One of the major criticisms of the 2020 presidential run has been its lack of diversity among the candidates. When the race for the Democratic nomination began, the field was the largest and most diverse ever seen in regards to both race and gender. However, as the primaries heat up, those remaining vastly seem to be of one majority, white and male, with a few exceptions.
And nowhere was that majority seen so clearly than in the most recent Democratic primary debate. Of the twelve candidates still in the field, only six appeared for the debate, all of whom were white. And only two were not of the male persuasion.
For candidates like Cory Booker of New Jersey and Kamala Harris from California, this an outrage. In the year 2019 and now 2020, identity politics have become just about everything for the Democratic party. So why is it that these identities are so lowly represented?
Kamala Harris, upon dropping out of the race, blamed the American public for her loss. She claimed that by not showing her support, they proved that our nation was clearly not ready for a black woman to be president. However, we aren’t so sure it has to do with her demographic so much as her own character flaws.
Cory Booker, as well as several other candidates, have an altogether different idea on the lack of diversity. Booker blames the Democratic National Committee or DNC itself. He says that he is “very concerned” with the current line-up and urges America to “find a way as a party, as a nation, both parties, to understand that we are a diverse nation.”
Booker told CBS, “I still remember the reaction when Kamala Harris, dropped off the stage, amongst black women in my life. It was almost like, ‘Wait a minute, here’s a woman that won in California twice, who has been extraordinary, and she couldn’t even get to Iowa. How could we have a situation that is creating that kind of dynamic?’ We have got to find a way as a party, as a nation, both parties, to understand that we are a diverse nation.”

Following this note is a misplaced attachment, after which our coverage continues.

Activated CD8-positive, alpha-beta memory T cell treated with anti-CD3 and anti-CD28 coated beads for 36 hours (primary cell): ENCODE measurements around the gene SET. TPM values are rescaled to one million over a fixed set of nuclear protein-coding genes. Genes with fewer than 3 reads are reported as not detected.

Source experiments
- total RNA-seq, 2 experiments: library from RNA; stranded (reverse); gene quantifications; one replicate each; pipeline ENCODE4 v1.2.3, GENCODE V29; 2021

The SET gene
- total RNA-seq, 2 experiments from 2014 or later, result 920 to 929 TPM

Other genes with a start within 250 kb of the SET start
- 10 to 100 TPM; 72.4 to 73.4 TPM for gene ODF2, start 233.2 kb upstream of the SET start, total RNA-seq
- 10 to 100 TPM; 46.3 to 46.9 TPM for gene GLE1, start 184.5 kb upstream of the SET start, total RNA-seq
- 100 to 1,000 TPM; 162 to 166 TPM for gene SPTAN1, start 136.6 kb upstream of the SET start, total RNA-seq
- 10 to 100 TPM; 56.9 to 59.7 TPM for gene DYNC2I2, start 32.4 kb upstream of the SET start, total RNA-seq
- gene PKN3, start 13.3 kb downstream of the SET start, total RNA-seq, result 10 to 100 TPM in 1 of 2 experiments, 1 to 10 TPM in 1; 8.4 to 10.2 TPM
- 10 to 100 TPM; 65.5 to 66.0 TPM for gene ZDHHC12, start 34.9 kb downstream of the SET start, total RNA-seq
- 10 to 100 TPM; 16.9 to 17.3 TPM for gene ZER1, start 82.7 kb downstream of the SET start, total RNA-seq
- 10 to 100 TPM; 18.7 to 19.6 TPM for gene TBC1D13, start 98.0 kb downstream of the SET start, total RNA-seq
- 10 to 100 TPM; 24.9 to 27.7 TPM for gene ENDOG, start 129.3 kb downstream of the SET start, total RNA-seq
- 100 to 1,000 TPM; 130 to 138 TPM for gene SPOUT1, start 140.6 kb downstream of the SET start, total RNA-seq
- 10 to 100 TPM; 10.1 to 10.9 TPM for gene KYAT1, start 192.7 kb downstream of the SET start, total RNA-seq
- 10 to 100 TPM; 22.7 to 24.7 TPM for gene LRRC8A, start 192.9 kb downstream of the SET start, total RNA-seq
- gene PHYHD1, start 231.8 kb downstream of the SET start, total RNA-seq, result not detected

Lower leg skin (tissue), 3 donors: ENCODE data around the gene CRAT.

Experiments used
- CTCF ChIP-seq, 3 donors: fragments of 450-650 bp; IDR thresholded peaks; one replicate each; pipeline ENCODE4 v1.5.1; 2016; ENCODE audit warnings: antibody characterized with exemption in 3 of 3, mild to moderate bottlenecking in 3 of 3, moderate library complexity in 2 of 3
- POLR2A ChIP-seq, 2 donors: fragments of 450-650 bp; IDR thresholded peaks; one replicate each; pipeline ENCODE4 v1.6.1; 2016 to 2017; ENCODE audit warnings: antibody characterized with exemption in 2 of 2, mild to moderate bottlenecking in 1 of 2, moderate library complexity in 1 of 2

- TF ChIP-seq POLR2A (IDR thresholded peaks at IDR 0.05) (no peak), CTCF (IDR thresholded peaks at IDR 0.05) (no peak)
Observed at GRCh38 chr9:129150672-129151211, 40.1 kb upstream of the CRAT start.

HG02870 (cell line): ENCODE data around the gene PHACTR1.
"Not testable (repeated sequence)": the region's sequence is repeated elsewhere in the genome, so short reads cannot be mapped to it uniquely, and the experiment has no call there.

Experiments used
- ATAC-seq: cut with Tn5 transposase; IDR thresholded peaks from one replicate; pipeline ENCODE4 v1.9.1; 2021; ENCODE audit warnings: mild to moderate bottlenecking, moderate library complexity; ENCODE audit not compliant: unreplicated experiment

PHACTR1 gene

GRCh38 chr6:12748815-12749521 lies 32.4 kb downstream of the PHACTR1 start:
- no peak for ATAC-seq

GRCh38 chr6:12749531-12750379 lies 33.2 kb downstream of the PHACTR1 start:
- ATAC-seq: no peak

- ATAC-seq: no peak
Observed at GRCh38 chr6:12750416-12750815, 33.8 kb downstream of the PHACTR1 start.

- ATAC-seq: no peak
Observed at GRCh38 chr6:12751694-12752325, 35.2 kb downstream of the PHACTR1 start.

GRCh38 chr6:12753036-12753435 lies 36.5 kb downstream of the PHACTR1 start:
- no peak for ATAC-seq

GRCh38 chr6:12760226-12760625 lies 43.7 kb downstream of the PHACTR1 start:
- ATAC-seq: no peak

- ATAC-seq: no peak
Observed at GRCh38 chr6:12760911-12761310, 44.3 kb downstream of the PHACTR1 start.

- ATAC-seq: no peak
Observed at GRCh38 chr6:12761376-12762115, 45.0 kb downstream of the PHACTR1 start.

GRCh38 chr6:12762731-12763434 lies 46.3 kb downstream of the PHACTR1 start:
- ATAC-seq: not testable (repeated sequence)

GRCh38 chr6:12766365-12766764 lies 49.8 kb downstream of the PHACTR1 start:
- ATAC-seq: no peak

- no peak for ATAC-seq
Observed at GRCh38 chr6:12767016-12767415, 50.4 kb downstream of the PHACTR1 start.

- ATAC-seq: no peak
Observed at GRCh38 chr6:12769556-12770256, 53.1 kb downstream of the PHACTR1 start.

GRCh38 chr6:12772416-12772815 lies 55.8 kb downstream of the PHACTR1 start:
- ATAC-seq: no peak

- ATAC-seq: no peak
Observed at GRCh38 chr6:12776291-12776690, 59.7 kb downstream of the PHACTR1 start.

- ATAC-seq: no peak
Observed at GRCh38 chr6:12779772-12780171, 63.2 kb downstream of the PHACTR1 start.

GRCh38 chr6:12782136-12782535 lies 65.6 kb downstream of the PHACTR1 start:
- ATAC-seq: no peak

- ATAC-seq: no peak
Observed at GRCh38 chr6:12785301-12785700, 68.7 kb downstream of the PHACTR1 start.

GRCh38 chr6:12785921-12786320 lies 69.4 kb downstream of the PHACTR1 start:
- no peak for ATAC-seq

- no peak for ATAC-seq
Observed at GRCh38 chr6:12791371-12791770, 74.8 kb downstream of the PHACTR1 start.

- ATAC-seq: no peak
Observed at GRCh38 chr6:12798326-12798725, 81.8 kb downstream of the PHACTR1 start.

The basis of the argument is nothing new for Booker, who has complained about the diversity issue since the onset of the race, it seems. But after Harris’ withdrawal, and now his own, it has become a much larger problem for him.
And we have to agree; it doesn’t look good for the Democratic Party.
So that is precisely why DNC chair Tom Perez appeared on CNN’s New Day on Wednesday to discuss the issue and defend his group’s ideas.
Host John Berman asked Perez, ‘What’s wrong with this picture?” To which he explained that the DNC had done just about everything possible to ensure that the party and its debates were as diverse as possible. He said that they had even set a “frankly low bar throughout the campaigns.”
He and others in the organization were “proud of that… And as a result of that, we did have the most diverse field in American history.” But, as Perez went on to say, as the election comes ever-closer, that bar must be ever so slowly raised, and so it has.
He stated, “But we made the rules, they were very transparent, they’re very inclusive, and we can’t change the rules midstream because there’s a candidate that I wish were on but they didn’t make the debate stage.”
And he does have a point. Rules shouldn’t be changed just to include one particular person or another, no matter what their ethnicity. Booker claims the party is more worried about efficiency than diversity. But as Perez alludes to, that is precisely what it should be doing.
Yes, diversity in any group, party, or nation is vital and the key to their success. However, it does not mean that one should simply look at skin color alone. A person should be judged by their character, by their accomplishments and their failures, not on what they look like.
After all, isn’t that the argument about racial inclusion anyway.
And if we, or a party, allow exceptions to the rule based on color or ethnicity, then we are playing into a huge double standard.
No, it isn’t easy to see a stage filled with people of all one race and say these are the best of the best. But the alternative, allowing people that don’t qualify, would be even worse.